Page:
When an employee's location provides benefit to the employer, personal jurisdiction can be appropriate. Johnson, 2007 WL 1030086 at *1. In Johnson, an employee was hired to work for a California-based consulting company from his Pennsylvania home. Id. His home address was listed in sales materials, and his ability to travel from his Pennsylvania home reduced client costs. Id. Caiazzo Neff alleges that Defendants advertise twenty-five locations in Pennsylvania, and that she regularly performed audits at these locations. Therefore, even if Caiazzo Neff was not soliciting sales in Pennsylvania, she was hired to work in Pennsylvania as a part of Defendants' activities directed toward the forum state. These allegations, accepted as true, satisfy the first element of jurisdictional analysis, showing that PKS had sufficient minimum contacts with the forum state.
The second element of the specific jurisdiction analysis examines whether the claims arise from the defendant's contacts with the forum state. O'Connor, 496 F.3d at 317. Here, Caiazzo Neff alleges that she conducted internal audits at Defendants' Pennsylvania locations, that she was wrongfully terminated due to her report to FINRA, and that her report to FINRA pertained to her internal auditing activities. To determine whether the claims are sufficiently related to the defendant's contacts with the forum state, the Third Circuit Court of Appeals has not issued a bright line rule. Instead, it has directed an analysis that requires a "closer and more direct causal connection than that provided by the but-for test." Id. at 323.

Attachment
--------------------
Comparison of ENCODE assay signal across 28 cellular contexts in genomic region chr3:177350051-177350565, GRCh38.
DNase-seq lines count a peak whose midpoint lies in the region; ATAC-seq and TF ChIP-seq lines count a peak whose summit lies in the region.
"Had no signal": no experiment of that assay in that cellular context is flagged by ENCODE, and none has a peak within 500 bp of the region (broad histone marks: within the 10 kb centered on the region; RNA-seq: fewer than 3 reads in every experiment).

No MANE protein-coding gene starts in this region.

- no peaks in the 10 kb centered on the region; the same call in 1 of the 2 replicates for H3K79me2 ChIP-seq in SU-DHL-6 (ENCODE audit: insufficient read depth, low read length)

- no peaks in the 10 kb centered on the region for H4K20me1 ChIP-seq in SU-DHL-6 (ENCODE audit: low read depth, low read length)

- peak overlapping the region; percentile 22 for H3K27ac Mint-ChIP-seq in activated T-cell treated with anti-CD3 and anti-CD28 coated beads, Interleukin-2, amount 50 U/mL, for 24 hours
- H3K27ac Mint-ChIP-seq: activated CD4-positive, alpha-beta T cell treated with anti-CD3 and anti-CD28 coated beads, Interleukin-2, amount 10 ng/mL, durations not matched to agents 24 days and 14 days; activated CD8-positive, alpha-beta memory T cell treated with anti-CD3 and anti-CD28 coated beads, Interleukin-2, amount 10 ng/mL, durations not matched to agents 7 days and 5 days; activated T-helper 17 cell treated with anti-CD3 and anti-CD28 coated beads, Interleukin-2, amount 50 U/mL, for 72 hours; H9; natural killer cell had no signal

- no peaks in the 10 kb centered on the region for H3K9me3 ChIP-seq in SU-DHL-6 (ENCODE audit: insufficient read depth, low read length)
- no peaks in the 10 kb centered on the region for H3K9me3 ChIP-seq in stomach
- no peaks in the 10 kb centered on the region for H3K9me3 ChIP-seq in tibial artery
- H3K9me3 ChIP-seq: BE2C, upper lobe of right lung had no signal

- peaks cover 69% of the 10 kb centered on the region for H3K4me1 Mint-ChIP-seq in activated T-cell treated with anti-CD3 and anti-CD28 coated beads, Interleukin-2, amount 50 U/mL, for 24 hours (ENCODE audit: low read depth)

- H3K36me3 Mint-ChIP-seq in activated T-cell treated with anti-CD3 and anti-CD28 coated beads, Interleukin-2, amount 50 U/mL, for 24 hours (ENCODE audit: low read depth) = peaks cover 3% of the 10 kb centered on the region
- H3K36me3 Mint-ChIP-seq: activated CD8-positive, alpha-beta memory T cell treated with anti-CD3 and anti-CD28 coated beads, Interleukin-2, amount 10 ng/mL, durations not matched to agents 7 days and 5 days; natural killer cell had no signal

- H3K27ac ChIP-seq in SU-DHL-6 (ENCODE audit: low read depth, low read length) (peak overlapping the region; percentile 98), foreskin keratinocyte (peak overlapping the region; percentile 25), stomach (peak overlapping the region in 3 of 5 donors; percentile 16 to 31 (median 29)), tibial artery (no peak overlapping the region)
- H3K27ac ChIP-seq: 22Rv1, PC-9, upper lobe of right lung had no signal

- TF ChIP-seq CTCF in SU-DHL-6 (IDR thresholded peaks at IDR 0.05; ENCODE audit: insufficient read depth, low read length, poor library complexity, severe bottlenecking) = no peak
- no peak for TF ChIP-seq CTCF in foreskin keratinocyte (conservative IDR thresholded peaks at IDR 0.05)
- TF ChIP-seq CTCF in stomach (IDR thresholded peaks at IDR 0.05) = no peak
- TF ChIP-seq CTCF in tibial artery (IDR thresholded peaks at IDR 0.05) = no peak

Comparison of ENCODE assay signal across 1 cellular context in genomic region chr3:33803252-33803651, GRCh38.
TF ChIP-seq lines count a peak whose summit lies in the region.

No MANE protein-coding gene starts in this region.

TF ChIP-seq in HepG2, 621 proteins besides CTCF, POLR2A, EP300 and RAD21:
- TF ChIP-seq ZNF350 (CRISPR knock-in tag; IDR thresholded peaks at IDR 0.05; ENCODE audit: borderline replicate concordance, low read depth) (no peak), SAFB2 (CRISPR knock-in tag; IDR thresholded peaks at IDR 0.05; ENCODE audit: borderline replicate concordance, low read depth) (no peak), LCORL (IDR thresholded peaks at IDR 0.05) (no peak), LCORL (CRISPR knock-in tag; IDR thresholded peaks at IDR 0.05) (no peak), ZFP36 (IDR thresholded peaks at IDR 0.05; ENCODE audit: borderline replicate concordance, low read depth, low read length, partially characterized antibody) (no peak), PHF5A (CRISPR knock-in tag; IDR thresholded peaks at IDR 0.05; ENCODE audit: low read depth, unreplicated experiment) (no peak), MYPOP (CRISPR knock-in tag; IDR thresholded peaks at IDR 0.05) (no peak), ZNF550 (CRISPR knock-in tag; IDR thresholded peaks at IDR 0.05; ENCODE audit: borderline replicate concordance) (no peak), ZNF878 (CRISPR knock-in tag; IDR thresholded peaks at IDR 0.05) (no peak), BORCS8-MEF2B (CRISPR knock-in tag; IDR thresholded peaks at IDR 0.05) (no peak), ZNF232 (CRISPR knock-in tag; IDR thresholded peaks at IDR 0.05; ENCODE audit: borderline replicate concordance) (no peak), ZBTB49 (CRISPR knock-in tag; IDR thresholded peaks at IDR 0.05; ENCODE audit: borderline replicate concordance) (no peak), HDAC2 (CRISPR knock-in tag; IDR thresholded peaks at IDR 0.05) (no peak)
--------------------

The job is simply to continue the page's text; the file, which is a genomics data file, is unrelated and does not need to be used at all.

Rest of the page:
Caiazzo Neff's claims are directly related to her alleged responsibility for internal auditing at PKS's Pennsylvania locations. The chain of events leading to Caiazzo Neff's allegedly wrongful termination began when PKS made contacts with Pennsylvania by opening locations there and hiring Caiazzo Neff in a compliance role. Caiazzo Neff's claims, related to her auditing those Pennsylvania locations, resulted from PKS's contacts with Pennsylvania.
The third element ensures that the exercise of personal jurisdiction would comport with traditional notions of fair play. Id. at 317. To determine whether the exercise of jurisdiction would be consistent with notions of fair play, a court must consider "the burden on the defendant, the forum state's interest in adjudicating the dispute, the plaintiff's interest in obtaining convenient and effective relief, [and] the interstate judicial system's interest in obtaining the most efficient resolution of controversies." Id. at 324 (quoting Burger King v. Rudzewicz, 471 U.S. 462, 477 (1985)).
Although PKS's corporate headquarters and the majority of its officers are located in New York, the other factors lean towards allowing this dispute to be adjudicated in Pennsylvania. The burden on PKS would not be significant. PKS is alleged to operate twenty-five business locations in Pennsylvania; thus, PKS has some presence and resources in Pennsylvania. PKS's corporate headquarters, allegedly in Albany, are also not prohibitively distant from the forum state. Further, any burden on PKS is at least countervailed by Caiazzo Neff's interest in obtaining convenient relief: as an individual plaintiff, litigating away from her home state of Pennsylvania would likely impose a burden on her.